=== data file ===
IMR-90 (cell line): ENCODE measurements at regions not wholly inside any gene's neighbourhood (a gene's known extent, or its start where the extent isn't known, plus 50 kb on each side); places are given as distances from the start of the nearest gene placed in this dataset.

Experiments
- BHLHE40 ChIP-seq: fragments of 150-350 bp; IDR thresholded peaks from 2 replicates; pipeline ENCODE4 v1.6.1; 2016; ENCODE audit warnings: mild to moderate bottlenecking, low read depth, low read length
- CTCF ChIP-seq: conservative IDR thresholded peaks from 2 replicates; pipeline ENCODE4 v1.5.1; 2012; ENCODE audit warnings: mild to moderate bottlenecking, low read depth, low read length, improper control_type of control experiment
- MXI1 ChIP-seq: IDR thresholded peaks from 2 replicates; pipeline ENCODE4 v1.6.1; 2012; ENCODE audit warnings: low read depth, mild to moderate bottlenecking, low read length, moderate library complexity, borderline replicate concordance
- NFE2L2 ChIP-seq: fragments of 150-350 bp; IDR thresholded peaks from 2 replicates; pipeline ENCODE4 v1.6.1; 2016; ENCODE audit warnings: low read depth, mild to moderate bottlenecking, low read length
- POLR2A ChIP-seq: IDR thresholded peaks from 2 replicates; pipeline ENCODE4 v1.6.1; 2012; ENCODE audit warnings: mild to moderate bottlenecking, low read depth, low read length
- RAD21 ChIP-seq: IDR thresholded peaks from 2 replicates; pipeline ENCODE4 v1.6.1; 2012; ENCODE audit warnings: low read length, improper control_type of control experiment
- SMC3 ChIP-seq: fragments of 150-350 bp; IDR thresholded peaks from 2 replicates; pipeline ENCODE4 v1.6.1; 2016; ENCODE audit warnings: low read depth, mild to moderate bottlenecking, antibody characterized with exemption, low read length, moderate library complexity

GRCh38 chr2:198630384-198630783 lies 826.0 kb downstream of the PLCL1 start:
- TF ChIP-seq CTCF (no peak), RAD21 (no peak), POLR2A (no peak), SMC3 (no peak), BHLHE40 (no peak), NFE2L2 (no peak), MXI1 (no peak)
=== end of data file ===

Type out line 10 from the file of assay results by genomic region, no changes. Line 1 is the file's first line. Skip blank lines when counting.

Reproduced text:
GRCh38 chr2:198630384-198630783 lies 826.0 kb downstream of the PLCL1 start: